Monday, February 27, 2017
Sharing the Spotlight: Native Bees
1. Bees in Minnesota show tremendous diversity, ranging in size from small sweat bees to large bumble bees. They may be black and yellow striped like cartoon bees but can also be green, orange, or metallic blue.
2. Most Minnesota bees are solitary, meaning they do not nest with other bees and do not share responsibility for maintaining a hive or colony.
3. Many bees spend most of their life as larvae or pupae and may only be active as adults for a few weeks of the year. You probably have many bees in your yard that you've never noticed.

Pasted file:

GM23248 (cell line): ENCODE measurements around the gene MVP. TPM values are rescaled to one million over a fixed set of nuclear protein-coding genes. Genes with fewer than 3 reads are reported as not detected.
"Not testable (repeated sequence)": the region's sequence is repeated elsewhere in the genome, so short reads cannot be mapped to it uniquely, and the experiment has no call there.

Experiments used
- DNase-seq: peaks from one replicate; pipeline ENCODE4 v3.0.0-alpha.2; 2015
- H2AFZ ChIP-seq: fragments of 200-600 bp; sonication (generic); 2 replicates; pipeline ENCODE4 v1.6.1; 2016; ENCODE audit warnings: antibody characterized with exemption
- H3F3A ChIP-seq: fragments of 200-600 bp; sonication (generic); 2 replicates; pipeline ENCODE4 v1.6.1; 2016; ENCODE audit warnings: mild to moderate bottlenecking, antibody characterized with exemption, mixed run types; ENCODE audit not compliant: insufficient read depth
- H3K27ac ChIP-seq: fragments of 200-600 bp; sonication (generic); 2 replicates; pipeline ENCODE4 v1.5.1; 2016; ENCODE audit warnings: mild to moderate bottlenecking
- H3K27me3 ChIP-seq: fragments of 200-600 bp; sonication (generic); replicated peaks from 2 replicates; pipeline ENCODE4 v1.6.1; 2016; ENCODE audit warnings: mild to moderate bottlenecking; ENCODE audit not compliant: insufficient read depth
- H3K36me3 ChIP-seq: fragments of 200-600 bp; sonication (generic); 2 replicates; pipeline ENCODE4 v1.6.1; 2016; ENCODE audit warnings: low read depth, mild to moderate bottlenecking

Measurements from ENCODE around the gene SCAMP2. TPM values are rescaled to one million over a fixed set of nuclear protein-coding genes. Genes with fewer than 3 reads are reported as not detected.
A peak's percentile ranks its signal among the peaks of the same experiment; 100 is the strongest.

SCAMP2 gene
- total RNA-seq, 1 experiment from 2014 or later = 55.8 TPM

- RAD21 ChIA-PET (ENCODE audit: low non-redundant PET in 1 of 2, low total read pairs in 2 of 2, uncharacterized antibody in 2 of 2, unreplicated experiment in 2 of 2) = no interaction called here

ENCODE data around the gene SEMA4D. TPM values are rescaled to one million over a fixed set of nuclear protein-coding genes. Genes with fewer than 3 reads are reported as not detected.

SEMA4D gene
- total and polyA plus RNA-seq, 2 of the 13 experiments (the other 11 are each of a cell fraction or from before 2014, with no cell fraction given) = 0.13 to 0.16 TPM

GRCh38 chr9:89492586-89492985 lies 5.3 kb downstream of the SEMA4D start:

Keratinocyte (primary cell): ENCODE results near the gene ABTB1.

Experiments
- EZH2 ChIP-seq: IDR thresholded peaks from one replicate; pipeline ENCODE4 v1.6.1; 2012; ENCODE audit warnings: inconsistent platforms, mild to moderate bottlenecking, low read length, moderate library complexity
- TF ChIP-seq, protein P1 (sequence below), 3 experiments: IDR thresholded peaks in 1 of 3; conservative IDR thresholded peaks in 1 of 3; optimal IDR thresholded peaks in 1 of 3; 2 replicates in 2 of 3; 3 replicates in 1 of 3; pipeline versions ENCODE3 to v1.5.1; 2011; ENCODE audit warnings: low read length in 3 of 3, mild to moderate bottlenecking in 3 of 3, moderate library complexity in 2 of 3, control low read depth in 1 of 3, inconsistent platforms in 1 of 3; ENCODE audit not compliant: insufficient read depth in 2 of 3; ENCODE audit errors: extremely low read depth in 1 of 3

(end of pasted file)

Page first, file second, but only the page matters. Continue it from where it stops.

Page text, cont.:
4. Bumble bees, as well as a few other bees, use a process called "buzz pollination" to shake pollen from hard-to-reach flowers like those in the family Solanaceae. By vibrating their flight muscles at a particular frequency, they are able to shake the pollen off the flower. You can see buzz pollination in action in this video.
5. None of the bees native to Minnesota make honey. Bumble bees may store 1-2 days worth of nectar in “honey pots” in case of poor weather or other events that may prevent them from foraging but they do not make honey from the nectar.
6. Some bees are kleptoparasites meaning that instead of building their own nests and providing food for their offspring, they lay their eggs in the nests of other bees. This isn't altogether unusual in the animal kingdom; cowbirds are also known for this behavior.